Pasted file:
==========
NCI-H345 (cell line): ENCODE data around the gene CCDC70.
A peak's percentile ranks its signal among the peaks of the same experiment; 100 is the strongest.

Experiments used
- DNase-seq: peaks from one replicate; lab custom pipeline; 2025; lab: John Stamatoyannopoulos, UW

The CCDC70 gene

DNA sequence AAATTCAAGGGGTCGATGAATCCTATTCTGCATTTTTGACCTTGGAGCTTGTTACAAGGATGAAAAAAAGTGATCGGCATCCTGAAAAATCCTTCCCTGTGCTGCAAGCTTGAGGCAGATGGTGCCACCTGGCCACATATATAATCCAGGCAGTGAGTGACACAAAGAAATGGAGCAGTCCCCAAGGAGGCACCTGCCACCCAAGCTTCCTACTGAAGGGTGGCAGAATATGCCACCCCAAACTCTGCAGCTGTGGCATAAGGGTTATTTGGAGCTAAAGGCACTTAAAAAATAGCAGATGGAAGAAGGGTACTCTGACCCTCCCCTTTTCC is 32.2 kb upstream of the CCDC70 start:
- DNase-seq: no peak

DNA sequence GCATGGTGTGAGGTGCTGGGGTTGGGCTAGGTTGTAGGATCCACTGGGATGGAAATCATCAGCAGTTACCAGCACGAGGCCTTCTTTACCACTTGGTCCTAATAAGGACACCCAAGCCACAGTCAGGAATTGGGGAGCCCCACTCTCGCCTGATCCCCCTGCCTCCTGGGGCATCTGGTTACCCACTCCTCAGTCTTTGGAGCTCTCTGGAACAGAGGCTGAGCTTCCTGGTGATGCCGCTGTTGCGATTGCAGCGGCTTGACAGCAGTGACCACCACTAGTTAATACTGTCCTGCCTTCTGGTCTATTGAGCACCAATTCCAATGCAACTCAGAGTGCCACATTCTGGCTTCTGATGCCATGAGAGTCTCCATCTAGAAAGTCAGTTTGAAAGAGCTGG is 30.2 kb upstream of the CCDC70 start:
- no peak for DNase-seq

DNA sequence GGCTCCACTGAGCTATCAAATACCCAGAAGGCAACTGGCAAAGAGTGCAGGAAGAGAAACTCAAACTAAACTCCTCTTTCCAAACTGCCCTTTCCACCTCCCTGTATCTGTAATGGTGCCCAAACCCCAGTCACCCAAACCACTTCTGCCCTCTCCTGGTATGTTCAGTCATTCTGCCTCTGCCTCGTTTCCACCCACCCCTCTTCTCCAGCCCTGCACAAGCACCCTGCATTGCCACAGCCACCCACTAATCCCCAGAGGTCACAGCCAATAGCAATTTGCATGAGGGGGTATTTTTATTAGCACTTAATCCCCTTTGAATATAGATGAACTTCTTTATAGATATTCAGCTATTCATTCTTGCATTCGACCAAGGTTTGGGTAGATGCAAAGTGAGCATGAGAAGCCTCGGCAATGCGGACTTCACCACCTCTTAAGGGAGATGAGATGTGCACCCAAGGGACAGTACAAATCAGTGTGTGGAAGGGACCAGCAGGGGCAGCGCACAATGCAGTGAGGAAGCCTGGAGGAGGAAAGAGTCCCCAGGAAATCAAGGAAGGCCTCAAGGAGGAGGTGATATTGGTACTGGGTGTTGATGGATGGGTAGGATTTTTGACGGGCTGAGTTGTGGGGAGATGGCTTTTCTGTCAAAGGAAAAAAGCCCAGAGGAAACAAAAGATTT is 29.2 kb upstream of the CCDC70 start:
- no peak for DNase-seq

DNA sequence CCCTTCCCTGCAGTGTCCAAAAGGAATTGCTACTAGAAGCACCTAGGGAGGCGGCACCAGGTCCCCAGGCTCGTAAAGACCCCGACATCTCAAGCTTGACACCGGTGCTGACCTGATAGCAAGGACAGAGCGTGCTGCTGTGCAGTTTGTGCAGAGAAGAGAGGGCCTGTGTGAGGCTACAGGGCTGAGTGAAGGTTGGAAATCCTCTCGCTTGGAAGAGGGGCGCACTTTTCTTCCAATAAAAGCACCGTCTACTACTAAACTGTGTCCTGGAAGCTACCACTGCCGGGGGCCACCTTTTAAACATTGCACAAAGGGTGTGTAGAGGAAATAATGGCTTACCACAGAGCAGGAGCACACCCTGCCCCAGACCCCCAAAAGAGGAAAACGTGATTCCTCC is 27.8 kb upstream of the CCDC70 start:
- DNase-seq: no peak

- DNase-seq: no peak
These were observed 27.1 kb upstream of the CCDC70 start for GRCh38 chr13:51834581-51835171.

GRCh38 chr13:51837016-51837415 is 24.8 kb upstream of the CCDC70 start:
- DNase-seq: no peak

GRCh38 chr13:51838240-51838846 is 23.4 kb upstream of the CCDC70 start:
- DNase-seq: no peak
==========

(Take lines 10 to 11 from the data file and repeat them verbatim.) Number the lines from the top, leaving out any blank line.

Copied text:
DNA sequence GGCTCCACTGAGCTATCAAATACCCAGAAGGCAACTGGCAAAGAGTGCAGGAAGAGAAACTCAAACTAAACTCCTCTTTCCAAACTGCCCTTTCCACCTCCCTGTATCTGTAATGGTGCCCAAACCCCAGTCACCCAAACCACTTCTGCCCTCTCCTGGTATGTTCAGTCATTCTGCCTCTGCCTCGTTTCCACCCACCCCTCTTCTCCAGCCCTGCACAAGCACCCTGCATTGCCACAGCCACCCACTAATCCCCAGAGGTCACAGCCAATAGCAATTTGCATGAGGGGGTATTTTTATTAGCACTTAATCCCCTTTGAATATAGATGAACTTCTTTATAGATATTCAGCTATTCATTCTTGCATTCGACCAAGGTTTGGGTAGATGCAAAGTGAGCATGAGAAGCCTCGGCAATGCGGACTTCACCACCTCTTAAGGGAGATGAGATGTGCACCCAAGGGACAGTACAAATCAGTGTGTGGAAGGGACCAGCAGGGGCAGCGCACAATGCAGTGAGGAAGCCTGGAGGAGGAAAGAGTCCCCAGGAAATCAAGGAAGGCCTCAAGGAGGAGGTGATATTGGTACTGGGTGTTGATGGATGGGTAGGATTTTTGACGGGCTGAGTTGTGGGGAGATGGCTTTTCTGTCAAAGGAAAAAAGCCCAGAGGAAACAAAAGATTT is 29.2 kb upstream of the CCDC70 start:
- no peak for DNase-seq